Principles and Practices to Save Money

General Principles for Making Purchases
1. Ask the following questions before making a purchase:

a. Do we need it?
b. Can we afford it?
c. How much will we really use it?

2. If there is something you want to buy, go home and sleep on it.  You may realize that you don’t really need what you were going to buy. Review your budget to see if the purchase fits in the budget. No decision should be made; no expenditures should be okayed without first ensuring that the family budget will not be compromised.
3. Set goals:

a. Write them down
b. Husband and wife should work together on the goals as a team.
c. Share the goals with the family
d. Learn to say no to your spouse, but be kind about it.

4. Construct a general budget based on your new lifestyle and review your budget regularly. Each member of the family must be dedicated to living within the budget.

Grocery Shopping
1. Don’t buy on impulse and don’t shop when you are hungry!
2. Make a grocery list. Use coupons – however, buy store brand if it is cheaper than using name brand coupon. Sources for coupons:

Sunday newspaper – earns points for gift cards, etc. – saves money for college (has monthly fee) (has a monthly fee)

3. Compare pricing in the grocery ads. Visit grocery store websites for online coupons and offers. Check manufacturer’s websites for coupons and offers.
4. Plan meals ahead of time so you know exactly what you need to buy.
5. Pack lunches for everyone in the family

1. Check out the following sites for lowest gas prices near your home and when are taking a
road trip:

2. Combining errands into one trip will save you time and money.  You’ll not only save fuel, but also reduce wear and tear on your car.
3. Observe the Speed Limit. You can assume that each 5 mph you drive over 60 mph is like paying an additional $0.26 per gallon for gas.
4. Remove Excess Weight – An extra 100 pounds in your vehicle could reduce your MPGby up to 2%.
5. Avoid excessive idling – Idling gets 0 miles per gallon.
6. Use cruise control – Using cruise control on the highway helps you maintain a constant speed and, in most cases, will save gas.
7. Check and replace air filters regularly – Replacing a clogged air filter can improve your car’s gas mileage by as much as 10 percent.
8. Keep tires properly inflated. You can improve your gas mileage by around 3.3 percent by keeping your tires inflated to the proper pressure.
9. Use the recommended grade of motor oil – You can improve your gas mileage by 1-2 percent by using the manufacturer’s recommended grade of motor oil.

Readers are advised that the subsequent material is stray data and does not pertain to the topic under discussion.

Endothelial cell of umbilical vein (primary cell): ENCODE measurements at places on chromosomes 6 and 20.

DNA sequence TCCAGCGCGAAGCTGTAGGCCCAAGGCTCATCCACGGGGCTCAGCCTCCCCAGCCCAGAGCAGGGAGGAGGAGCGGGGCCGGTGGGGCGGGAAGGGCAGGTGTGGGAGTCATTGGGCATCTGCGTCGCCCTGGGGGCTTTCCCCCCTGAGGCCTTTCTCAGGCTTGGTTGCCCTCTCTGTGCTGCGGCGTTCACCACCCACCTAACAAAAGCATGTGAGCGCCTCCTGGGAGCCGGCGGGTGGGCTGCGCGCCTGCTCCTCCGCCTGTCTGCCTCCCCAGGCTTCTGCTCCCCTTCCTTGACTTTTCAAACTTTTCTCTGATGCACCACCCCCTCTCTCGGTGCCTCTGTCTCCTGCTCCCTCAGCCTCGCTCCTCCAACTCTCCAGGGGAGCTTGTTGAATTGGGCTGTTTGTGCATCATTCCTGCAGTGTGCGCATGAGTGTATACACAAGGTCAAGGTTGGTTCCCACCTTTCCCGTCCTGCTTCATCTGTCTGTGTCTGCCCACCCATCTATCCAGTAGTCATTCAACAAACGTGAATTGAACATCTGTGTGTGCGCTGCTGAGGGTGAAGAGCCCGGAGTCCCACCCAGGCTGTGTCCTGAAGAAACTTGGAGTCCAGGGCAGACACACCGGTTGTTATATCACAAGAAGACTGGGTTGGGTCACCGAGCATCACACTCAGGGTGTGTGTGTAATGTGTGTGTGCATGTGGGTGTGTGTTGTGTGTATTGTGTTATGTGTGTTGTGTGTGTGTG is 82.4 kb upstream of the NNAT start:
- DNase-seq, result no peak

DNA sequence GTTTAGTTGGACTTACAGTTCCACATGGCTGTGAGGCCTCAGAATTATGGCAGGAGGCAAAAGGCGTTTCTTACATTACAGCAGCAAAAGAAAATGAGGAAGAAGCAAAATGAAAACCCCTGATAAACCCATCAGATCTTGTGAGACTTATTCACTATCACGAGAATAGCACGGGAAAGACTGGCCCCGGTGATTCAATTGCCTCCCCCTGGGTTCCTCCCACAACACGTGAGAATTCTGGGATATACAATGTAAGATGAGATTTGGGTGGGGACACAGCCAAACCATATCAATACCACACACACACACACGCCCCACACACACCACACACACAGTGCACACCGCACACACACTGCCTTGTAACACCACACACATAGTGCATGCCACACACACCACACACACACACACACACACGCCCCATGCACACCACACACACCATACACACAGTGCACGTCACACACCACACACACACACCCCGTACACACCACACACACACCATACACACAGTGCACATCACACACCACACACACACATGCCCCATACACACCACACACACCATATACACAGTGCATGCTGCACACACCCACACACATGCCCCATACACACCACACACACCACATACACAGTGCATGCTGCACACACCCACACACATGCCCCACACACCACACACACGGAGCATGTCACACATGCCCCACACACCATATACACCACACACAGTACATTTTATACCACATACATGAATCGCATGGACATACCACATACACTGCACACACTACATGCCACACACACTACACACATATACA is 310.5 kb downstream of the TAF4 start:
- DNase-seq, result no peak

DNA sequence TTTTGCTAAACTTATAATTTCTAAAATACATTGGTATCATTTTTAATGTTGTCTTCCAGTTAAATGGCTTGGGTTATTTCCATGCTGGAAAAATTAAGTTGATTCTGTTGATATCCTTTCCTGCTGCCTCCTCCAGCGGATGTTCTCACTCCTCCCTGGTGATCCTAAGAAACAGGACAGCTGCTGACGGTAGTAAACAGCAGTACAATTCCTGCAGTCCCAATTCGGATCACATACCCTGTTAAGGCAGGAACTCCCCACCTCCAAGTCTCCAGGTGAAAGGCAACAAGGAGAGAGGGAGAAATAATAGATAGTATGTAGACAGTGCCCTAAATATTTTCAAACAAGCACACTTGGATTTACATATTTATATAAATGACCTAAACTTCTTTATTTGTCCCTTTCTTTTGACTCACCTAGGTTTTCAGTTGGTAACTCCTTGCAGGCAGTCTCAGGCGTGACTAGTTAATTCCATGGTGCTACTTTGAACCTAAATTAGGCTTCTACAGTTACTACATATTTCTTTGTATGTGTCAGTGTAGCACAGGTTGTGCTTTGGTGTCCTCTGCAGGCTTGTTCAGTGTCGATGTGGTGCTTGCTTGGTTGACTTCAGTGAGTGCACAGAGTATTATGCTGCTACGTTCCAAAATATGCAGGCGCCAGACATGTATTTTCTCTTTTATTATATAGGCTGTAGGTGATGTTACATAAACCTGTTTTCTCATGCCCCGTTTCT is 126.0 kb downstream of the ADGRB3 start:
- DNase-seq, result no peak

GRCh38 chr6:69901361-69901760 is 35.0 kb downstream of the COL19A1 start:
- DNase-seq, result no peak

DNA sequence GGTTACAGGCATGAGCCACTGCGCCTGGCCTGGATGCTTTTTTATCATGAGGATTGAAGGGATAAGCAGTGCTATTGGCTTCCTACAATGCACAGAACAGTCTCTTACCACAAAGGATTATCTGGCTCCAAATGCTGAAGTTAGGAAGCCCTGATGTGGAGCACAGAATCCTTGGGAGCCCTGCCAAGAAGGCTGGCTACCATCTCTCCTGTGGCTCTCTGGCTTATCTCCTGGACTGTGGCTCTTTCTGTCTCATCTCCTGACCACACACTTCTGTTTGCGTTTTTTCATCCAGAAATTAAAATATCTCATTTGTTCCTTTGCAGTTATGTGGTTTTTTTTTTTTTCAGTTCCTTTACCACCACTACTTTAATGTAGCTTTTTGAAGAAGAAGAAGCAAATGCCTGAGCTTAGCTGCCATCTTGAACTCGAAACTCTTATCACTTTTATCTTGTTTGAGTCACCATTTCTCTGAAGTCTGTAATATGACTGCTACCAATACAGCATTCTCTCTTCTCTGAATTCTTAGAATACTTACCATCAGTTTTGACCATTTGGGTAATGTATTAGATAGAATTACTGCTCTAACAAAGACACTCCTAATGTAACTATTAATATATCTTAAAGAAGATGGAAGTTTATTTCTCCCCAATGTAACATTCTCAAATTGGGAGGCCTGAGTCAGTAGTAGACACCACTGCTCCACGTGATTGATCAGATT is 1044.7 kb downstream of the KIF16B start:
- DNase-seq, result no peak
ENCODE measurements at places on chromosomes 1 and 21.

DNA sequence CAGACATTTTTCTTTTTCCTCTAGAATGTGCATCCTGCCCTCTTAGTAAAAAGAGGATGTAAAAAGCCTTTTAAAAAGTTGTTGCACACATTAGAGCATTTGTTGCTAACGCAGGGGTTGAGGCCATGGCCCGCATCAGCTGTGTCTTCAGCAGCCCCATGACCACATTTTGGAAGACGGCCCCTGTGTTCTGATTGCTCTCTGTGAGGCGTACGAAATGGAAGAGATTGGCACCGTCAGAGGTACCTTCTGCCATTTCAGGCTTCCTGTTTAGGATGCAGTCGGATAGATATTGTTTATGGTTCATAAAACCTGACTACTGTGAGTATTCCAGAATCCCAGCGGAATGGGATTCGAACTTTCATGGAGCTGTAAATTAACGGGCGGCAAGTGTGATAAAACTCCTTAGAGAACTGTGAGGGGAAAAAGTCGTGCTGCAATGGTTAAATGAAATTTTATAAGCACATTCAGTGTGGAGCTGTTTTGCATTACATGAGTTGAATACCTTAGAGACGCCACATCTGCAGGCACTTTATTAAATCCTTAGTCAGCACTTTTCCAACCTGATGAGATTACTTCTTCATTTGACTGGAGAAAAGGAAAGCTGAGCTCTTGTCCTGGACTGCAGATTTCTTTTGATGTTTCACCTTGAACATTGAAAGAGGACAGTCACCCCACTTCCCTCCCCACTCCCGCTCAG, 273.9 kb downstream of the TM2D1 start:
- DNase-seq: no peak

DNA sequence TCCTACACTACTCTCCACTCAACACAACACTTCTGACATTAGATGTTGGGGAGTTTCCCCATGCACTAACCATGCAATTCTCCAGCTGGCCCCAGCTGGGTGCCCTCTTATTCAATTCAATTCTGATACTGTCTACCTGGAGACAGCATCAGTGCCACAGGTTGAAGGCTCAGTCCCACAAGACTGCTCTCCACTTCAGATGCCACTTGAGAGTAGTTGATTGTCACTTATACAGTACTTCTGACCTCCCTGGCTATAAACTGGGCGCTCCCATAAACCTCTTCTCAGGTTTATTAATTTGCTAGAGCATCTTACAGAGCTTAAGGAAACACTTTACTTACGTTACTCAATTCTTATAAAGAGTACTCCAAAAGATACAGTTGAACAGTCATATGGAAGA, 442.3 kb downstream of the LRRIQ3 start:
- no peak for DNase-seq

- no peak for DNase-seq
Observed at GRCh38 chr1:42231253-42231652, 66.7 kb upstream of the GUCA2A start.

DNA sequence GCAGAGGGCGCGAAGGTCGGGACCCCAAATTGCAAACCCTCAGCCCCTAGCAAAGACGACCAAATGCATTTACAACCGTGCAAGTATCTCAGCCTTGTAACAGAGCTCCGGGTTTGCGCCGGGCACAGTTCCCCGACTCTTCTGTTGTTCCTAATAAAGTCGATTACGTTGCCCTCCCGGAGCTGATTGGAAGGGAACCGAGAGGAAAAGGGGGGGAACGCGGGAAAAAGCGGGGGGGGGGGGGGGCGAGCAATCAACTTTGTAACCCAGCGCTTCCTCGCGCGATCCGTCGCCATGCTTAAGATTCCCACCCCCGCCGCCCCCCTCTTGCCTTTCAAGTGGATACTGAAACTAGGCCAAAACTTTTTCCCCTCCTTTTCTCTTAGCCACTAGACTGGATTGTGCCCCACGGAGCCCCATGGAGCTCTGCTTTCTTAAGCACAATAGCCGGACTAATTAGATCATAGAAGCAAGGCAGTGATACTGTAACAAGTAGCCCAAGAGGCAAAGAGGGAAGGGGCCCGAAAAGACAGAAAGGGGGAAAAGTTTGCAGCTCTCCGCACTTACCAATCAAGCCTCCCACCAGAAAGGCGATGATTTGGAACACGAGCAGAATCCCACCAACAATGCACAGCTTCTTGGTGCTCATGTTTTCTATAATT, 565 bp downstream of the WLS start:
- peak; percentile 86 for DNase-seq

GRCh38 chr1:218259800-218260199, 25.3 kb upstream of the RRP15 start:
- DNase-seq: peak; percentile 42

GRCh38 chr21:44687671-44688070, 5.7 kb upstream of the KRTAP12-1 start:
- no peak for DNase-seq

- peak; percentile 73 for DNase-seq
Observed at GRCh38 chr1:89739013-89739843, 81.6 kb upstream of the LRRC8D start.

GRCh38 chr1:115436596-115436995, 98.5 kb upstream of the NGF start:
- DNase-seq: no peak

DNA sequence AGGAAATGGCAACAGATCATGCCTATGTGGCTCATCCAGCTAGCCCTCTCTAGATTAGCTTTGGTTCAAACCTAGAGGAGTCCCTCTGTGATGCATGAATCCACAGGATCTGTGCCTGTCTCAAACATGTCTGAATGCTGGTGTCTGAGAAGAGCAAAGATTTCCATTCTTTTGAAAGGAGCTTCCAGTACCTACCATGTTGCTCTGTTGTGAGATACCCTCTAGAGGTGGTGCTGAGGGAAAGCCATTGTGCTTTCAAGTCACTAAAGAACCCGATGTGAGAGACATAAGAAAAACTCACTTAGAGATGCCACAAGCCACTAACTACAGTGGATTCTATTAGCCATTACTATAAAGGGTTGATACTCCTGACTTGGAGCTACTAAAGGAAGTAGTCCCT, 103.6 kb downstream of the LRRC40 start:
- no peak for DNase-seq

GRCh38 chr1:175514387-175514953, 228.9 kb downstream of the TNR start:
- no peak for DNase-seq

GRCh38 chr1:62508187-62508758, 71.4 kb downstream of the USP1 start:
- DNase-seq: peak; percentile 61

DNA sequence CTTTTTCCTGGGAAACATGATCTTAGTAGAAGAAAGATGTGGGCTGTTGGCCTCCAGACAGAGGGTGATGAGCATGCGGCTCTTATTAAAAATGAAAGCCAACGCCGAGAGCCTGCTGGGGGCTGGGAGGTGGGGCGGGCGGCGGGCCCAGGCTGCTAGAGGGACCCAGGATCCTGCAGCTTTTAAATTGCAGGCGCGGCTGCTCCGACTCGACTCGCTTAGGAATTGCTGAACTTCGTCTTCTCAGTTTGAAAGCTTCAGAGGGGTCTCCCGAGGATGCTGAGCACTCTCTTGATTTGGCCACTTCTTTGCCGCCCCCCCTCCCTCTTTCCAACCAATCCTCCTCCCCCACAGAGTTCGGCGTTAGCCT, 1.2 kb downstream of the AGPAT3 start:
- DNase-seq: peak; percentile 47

10. Commuting
If you can stagger your work hours to avoid peak rush hours, you’ll spend less time sitting in traffic and consume less fuel. If you own more than one vehicle, drive the one that gets the best gas mileage whenever possible. Consider telecommuting (working from home) if your employer permits it.If possible, take advantage of carpools and ride-share programs. You can cut your weekly fuel costs in half and save wear on your car if you take turns driving with other commuters. Consider using public transit if it is available and convenient for you.

The cheapest car is the one you already have.  Fix it unless something major goes wrong.

Utility Savings
1. In the summer, cover windows and keep your drapes closed to keep out the heat.
2. Set your thermostat to 78 degrees and use your fans.  Fans cool a house down about 4 degrees and are cheaper to run than the air conditioner.
3. Change your filter monthly.  A dirty filter causes the air conditioner to work harder.
4. Caulk doors and windows where there is leakage.
5. In the winter, open the drapes to let in the sun to heat the house.  Set your thermostat to 68 degrees and put on a sweater.
6. Check into your rate options.  If you are gone during the day, choose a plan that gives you cheaper rates between 9 p.m. and 9 a.m.  Do your household duties and laundry
during the times your rates are the lowest.
7. Get on the equalizer plan.  It won’t save you any money, but it will average your utility bills over a 12-month period so you are paying the same amount every month.  It will
help your monthly budget.
8. If you have computers and other office equipment, get a smart strip.  It will shut off your peripheral items automatically when they sense that they are not in use.

General Shopping
1. Watch out for “I deserve it” items.
2. Don’t carry a lot of cash.  It makes you think twice before spending it.
3. Look for bargains.
4. Shop the Clearance Racks
5. Wait for items to go on sale if it is something that is not needed immediately. Remember, just because something is on sale doesn’t mean you have to buy it.
6. Shop at consignment/second-hand stores and watch for yard sales.
7. Don’t give your children everything they ask for.  Let them work for their “wants.”

1. Make a list of all your debts, smallest to the largest.
2. Pay off the lowest dollar debt first. However, continue to make the minimum payment on all your other debts as well.
3. When the smallest debt is paid off, apply that payment and your current payment to the next lowest debt.
4. Continue to do the same until all debt is paid off.

Debt Payment Option if you own a home
If you have a large amount of equity in your home and you owe a substantial amount of debt to credit card companies, you can save a bundle in interest by acquiring a home equity loan to pay off your credit card debts.  Interest rates are quite low right now for home equity loans compared to the interest rates on credit cards.  And, if you can pay more than just the minimum payment on the home equity loan, you will pay this debt off even faster.

A NOTE OF CAUTION  This decision requires extreme discipline.  You need to cut up the credit cards and not use them any more or you will get yourself back in the same situation you are currently in.  Your goal is to GET OUT OF DEBT!  Consult with a financial advisor before taking this step and get an accountability partner you can trust.

Bank Fees
1. Ask for a free checking account.  If your bank doesn’t have one, find a new bank. If you carry a large balance in your checking account; put the excess in an account that pays you decent interest.